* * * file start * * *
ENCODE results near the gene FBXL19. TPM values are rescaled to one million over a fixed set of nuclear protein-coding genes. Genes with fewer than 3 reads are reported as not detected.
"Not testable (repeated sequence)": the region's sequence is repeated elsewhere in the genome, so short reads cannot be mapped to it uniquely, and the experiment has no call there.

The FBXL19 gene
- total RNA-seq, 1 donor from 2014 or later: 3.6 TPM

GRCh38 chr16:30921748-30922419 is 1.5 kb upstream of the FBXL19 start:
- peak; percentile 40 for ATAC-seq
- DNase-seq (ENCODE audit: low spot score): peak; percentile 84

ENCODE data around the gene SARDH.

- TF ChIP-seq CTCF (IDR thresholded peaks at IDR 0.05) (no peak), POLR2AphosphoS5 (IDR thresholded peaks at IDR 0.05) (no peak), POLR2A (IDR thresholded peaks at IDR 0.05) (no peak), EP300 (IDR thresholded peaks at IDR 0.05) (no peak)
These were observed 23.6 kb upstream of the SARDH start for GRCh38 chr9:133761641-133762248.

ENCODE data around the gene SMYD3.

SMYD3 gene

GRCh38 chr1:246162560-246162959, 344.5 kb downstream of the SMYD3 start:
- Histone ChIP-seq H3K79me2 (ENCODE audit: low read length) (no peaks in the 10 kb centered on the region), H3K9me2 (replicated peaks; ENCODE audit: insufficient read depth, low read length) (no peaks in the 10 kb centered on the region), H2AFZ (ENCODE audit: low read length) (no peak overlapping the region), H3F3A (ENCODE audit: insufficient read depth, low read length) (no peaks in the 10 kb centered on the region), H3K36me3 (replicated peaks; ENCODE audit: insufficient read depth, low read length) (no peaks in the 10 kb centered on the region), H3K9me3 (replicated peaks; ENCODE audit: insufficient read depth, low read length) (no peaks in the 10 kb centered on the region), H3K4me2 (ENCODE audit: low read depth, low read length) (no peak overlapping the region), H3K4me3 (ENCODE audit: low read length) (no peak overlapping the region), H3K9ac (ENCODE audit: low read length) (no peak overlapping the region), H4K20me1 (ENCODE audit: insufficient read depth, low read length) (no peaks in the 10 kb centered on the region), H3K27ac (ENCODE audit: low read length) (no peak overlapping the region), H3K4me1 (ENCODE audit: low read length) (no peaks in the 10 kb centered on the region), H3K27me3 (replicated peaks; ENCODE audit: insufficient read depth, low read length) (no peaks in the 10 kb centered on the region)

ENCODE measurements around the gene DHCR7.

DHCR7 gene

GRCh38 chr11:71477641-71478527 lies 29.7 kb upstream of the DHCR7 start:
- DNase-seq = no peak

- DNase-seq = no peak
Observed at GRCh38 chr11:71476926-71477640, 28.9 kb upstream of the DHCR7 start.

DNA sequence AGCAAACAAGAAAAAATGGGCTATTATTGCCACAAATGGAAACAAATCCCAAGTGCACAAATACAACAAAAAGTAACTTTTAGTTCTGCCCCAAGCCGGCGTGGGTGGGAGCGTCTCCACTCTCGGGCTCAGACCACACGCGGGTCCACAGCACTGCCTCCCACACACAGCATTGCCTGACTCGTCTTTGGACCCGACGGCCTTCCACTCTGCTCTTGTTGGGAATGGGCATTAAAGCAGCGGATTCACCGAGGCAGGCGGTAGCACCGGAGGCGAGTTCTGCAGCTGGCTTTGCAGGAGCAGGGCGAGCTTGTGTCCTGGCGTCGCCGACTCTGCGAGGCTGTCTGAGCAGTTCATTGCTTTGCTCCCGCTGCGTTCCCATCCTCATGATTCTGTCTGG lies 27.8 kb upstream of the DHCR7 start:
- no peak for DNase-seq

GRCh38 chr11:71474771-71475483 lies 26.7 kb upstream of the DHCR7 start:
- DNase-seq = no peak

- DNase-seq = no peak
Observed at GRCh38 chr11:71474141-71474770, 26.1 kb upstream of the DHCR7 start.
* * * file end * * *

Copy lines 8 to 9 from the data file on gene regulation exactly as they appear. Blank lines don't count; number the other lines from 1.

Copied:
ENCODE data around the gene SARDH.

- TF ChIP-seq CTCF (IDR thresholded peaks at IDR 0.05) (no peak), POLR2AphosphoS5 (IDR thresholded peaks at IDR 0.05) (no peak), POLR2A (IDR thresholded peaks at IDR 0.05) (no peak), EP300 (IDR thresholded peaks at IDR 0.05) (no peak)